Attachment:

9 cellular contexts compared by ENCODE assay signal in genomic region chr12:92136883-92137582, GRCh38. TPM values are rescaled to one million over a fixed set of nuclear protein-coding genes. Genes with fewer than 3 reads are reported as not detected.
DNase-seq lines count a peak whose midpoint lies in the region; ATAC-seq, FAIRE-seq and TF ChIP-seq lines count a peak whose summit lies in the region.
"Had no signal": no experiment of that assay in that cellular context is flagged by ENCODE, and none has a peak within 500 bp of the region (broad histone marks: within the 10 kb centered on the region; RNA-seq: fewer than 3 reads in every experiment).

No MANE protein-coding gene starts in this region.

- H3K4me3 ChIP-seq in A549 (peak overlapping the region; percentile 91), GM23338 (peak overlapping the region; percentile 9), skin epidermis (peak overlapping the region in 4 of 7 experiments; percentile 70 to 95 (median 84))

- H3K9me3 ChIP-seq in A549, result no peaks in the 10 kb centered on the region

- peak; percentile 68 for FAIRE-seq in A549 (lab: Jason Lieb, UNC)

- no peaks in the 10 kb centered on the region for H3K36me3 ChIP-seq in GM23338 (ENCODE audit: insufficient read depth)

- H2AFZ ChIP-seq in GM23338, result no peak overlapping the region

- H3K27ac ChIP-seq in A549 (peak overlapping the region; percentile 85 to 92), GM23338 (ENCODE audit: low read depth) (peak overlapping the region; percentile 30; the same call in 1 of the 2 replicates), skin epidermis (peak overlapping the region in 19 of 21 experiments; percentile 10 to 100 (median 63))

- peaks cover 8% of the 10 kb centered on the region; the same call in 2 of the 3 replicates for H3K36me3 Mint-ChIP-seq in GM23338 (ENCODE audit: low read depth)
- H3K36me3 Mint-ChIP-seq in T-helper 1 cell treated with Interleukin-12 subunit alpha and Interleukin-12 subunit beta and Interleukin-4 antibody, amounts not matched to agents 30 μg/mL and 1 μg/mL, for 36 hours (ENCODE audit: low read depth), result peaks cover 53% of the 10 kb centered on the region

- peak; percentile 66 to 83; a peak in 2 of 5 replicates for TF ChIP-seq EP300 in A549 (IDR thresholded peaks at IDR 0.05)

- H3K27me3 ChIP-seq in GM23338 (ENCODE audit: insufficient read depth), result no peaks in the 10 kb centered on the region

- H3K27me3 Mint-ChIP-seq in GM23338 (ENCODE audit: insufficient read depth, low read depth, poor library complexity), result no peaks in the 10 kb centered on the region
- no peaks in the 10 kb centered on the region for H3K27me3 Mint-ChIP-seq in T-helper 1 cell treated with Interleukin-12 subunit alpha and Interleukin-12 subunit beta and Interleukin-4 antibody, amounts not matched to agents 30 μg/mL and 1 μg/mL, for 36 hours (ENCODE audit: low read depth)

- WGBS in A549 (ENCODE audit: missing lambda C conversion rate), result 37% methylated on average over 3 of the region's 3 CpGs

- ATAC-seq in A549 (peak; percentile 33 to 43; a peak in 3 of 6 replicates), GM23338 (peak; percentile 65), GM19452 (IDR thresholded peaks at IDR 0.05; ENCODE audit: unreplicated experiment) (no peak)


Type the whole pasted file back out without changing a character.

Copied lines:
9 cellular contexts compared by ENCODE assay signal in genomic region chr12:92136883-92137582, GRCh38. TPM values are rescaled to one million over a fixed set of nuclear protein-coding genes. Genes with fewer than 3 reads are reported as not detected.
DNase-seq lines count a peak whose midpoint lies in the region; ATAC-seq, FAIRE-seq and TF ChIP-seq lines count a peak whose summit lies in the region.
"Had no signal": no experiment of that assay in that cellular context is flagged by ENCODE, and none has a peak within 500 bp of the region (broad histone marks: within the 10 kb centered on the region; RNA-seq: fewer than 3 reads in every experiment).

No MANE protein-coding gene starts in this region.

- H3K4me3 ChIP-seq in A549 (peak overlapping the region; percentile 91), GM23338 (peak overlapping the region; percentile 9), skin epidermis (peak overlapping the region in 4 of 7 experiments; percentile 70 to 95 (median 84))

- H3K9me3 ChIP-seq in A549, result no peaks in the 10 kb centered on the region

- peak; percentile 68 for FAIRE-seq in A549 (lab: Jason Lieb, UNC)

- no peaks in the 10 kb centered on the region for H3K36me3 ChIP-seq in GM23338 (ENCODE audit: insufficient read depth)

- H2AFZ ChIP-seq in GM23338, result no peak overlapping the region

- H3K27ac ChIP-seq in A549 (peak overlapping the region; percentile 85 to 92), GM23338 (ENCODE audit: low read depth) (peak overlapping the region; percentile 30; the same call in 1 of the 2 replicates), skin epidermis (peak overlapping the region in 19 of 21 experiments; percentile 10 to 100 (median 63))

- peaks cover 8% of the 10 kb centered on the region; the same call in 2 of the 3 replicates for H3K36me3 Mint-ChIP-seq in GM23338 (ENCODE audit: low read depth)
- H3K36me3 Mint-ChIP-seq in T-helper 1 cell treated with Interleukin-12 subunit alpha and Interleukin-12 subunit beta and Interleukin-4 antibody, amounts not matched to agents 30 μg/mL and 1 μg/mL, for 36 hours (ENCODE audit: low read depth), result peaks cover 53% of the 10 kb centered on the region

- peak; percentile 66 to 83; a peak in 2 of 5 replicates for TF ChIP-seq EP300 in A549 (IDR thresholded peaks at IDR 0.05)

- H3K27me3 ChIP-seq in GM23338 (ENCODE audit: insufficient read depth), result no peaks in the 10 kb centered on the region

- H3K27me3 Mint-ChIP-seq in GM23338 (ENCODE audit: insufficient read depth, low read depth, poor library complexity), result no peaks in the 10 kb centered on the region
- no peaks in the 10 kb centered on the region for H3K27me3 Mint-ChIP-seq in T-helper 1 cell treated with Interleukin-12 subunit alpha and Interleukin-12 subunit beta and Interleukin-4 antibody, amounts not matched to agents 30 μg/mL and 1 μg/mL, for 36 hours (ENCODE audit: low read depth)

- WGBS in A549 (ENCODE audit: missing lambda C conversion rate), result 37% methylated on average over 3 of the region's 3 CpGs

- ATAC-seq in A549 (peak; percentile 33 to 43; a peak in 3 of 6 replicates), GM23338 (peak; percentile 65), GM19452 (IDR thresholded peaks at IDR 0.05; ENCODE audit: unreplicated experiment) (no peak)